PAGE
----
His plan for 2024 is to say: “I may not be most exciting politician in the world. But I’m the more reliable of the two before you. What I promise I then deliver.” It’s unlikely to be enough on its own.
Under this scheme, the ’22 Executive would change the rules, Truss would go – and a high threshold would be set to ensure only a single nomination.
Every leader fails on one or more of my tests. However, her special achievement is to have flunked all of them in the space of a few weeks.
I called recently for the Cabinet to tell Johnson that the game is up, and Dowden’s resignation is the closest that any of them have got.
No Conservative leader has lost a challenge as Prime Minister, but neither have any survived their victories by as much as a year.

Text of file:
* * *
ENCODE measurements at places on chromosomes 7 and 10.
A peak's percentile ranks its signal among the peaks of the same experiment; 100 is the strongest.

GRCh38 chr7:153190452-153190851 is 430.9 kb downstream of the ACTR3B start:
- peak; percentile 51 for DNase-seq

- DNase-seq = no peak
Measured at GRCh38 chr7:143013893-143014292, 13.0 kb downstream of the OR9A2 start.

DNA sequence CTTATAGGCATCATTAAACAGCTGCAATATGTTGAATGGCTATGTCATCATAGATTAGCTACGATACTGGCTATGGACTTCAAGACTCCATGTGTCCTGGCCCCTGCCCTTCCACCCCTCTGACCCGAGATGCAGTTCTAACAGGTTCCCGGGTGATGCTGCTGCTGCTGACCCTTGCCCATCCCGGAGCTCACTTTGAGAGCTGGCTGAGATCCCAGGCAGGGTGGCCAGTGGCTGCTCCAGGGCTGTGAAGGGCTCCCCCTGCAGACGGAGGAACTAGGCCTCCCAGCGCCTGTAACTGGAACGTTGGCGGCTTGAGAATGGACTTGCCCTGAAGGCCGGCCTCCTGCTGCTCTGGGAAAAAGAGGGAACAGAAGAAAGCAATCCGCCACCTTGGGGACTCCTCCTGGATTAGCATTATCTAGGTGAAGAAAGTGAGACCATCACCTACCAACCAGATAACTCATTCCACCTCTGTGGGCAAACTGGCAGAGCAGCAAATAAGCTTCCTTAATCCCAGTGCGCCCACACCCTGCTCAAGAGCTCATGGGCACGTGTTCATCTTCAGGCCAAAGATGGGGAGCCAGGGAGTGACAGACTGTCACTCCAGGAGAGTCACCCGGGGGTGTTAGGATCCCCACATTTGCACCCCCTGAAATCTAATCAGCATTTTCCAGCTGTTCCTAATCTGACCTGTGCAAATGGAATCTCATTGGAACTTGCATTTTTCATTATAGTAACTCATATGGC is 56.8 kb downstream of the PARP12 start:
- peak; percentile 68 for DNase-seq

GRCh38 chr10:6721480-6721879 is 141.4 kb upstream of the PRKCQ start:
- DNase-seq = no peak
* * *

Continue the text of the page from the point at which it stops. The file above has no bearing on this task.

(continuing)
As Blair realised, but his successor apparently does not, hysterical denunciations of political leaders are liable to prove counter-productive.
There is much to be said for incremental reform, but too much caution can tip over into a failure to act boldly.
At the final meeting of her Cabinet, a revived Iron Lady told members, during a coffee break, that “on no account must Heseltine be elected”
As her Lord Chancellor, I would have resigned if she had brought forward such proposals (which she wouldn’t have done anyway).
When such Brexiteers as Michael Howard and Norman Lamont are tearing into you over international law, you have just a bit of problem.
I have decided to write a second volume of my life of Johnson, who has always been an affront to serious-minded people’s idea of politics.
Few people understand better than the Culture Secretary how the government machine works, or fails to work.
The former Speaker’s autobiography is a disappointment. He writes as he talks – and after a time this becomes wearisome.
His big win marks the end of the EU Ascendancy and the beginning of a new era: that of Britain as a sovereign nation.